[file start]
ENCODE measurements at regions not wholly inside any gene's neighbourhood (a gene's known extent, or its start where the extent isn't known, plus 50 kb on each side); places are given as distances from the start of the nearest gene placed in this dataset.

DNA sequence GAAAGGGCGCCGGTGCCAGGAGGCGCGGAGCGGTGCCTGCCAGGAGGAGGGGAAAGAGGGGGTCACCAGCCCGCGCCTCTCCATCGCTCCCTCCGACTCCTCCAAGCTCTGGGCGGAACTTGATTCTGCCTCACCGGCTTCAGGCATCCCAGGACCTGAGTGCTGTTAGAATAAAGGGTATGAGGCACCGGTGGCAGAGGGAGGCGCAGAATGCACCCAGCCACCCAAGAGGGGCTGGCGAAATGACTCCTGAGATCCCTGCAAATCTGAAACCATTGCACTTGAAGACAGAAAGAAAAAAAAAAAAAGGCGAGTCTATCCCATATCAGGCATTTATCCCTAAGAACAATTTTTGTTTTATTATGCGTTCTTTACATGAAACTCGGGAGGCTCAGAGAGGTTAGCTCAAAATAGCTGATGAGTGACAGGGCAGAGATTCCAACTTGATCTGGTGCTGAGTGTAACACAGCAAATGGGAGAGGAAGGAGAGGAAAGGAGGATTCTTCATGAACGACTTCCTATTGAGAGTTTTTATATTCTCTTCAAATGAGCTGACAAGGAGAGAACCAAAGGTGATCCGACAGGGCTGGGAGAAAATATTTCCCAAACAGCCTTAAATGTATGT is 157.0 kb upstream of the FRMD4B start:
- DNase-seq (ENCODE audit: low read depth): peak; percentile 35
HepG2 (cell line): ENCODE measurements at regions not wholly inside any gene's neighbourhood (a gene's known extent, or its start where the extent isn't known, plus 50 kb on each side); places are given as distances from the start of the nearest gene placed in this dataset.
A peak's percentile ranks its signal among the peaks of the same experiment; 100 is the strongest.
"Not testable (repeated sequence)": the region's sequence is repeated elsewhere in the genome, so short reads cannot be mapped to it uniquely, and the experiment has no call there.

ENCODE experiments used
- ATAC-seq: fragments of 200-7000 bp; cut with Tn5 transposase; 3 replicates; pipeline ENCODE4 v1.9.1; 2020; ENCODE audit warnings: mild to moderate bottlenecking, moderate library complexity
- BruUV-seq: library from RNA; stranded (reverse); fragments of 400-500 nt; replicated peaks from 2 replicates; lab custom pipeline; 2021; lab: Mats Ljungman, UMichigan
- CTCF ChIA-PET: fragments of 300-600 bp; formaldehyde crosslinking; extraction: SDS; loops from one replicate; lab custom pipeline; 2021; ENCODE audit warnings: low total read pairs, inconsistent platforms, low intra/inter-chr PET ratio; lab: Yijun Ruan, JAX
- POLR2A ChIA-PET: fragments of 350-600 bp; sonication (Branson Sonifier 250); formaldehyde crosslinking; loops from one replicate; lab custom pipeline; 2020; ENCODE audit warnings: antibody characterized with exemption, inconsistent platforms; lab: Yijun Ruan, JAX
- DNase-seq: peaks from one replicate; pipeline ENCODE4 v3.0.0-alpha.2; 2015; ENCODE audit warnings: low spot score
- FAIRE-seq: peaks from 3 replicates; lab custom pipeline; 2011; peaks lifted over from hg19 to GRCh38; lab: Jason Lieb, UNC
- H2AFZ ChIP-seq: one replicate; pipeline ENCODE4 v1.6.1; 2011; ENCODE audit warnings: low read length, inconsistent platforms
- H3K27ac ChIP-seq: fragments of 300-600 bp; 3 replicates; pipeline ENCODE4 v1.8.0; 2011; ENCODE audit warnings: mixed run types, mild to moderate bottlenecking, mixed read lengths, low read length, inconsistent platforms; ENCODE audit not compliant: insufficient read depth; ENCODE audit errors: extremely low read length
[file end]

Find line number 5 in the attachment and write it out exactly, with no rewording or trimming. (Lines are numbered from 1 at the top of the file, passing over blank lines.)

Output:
A peak's percentile ranks its signal among the peaks of the same experiment; 100 is the strongest.